Service providers have not done a good job of explaining which jurisdictions they put data in and what legal requirements the service consumer must, therefore, meet.

The service consumer needs reassurance that the provider does not violate any country’s rules for which the consumer may be held accountable.

The right to know what security processes the provider follows: With cloud computing, security breaches can happen at multiple levels of technology and use. Service consumers must understand the processes a provider uses, so that security at one level (such as the server) does not subvert security at another level (such as the network).

Without this knowledge, service consumers risk security violations caused solely by the provider not accounting for the ways in which consumers might use a service. Service consumers also need to understand a provider’s business continuity plans, so that they can ensure that their own operations continue in an emergency. Service providers are not consistent in explaining either their security processes or their business continuity plans.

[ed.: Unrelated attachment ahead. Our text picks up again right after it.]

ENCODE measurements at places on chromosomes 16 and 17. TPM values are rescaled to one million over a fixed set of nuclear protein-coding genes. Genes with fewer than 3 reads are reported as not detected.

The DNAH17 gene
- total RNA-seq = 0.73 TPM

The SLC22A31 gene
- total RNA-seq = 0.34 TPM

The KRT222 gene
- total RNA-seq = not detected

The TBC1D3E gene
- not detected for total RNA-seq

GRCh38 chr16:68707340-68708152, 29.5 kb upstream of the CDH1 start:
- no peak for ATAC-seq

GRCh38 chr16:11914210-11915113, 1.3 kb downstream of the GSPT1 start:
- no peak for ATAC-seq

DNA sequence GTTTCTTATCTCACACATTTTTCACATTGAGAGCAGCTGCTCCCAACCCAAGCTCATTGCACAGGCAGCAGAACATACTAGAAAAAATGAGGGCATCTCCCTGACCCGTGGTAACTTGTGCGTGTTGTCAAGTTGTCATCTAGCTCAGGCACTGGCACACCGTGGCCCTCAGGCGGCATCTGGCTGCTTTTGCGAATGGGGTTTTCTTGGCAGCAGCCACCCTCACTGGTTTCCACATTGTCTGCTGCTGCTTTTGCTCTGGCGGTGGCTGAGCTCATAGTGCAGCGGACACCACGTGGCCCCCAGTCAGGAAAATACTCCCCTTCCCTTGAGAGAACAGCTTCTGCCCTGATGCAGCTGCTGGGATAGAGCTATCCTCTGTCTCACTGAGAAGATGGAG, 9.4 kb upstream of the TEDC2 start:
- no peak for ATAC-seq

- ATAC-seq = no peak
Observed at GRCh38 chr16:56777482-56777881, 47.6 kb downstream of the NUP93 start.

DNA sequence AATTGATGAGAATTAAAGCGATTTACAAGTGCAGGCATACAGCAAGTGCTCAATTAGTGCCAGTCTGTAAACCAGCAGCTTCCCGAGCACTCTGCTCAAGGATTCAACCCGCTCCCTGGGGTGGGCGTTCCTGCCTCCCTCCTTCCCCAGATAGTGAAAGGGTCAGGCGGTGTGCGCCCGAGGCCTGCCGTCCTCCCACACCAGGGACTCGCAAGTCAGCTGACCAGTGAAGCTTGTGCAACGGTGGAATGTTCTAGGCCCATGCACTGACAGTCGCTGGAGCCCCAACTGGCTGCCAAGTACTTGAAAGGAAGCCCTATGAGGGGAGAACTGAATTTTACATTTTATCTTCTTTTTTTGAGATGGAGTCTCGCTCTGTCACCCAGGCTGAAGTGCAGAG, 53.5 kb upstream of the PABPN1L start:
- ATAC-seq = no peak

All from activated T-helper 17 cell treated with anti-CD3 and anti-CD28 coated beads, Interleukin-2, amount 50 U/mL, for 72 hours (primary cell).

The responsibility to understand and adhere to software licence requirements: Providers and consumers must come to an understanding about how the proper use of software licences will be assured.

On the one hand, providers must be held harmless, if the service consumer puts the software it licences from a third party in the cloud yet violates the licensing agreement.

On the other hand, the provider should not agree to an audit directly by the vendor, if the consumer owns the software licences. The service consumer must take charge of the audit, because it needs to consider the whole context — both what the consumer runs in the cloud (perhaps using several service providers) and what it runs on its own infrastructure.

The standard for cloud computing

“These seven rights and responsibilities will benefit both service providers and service consumers. Respecting these rights will require effort and expense from providers, but securing the rights will encourage enterprises to put more of their business into the cloud,” Plummer continued.

“However, the seven rights will not become a reality unless enterprises insist on them when they negotiate with service providers. We urge all enterprises to do what they can to establish these rights and responsibilities as the standard for cloud computing,” Plummer said.

John Kennedy is a journalist who served as editor of Silicon Republic for 17 years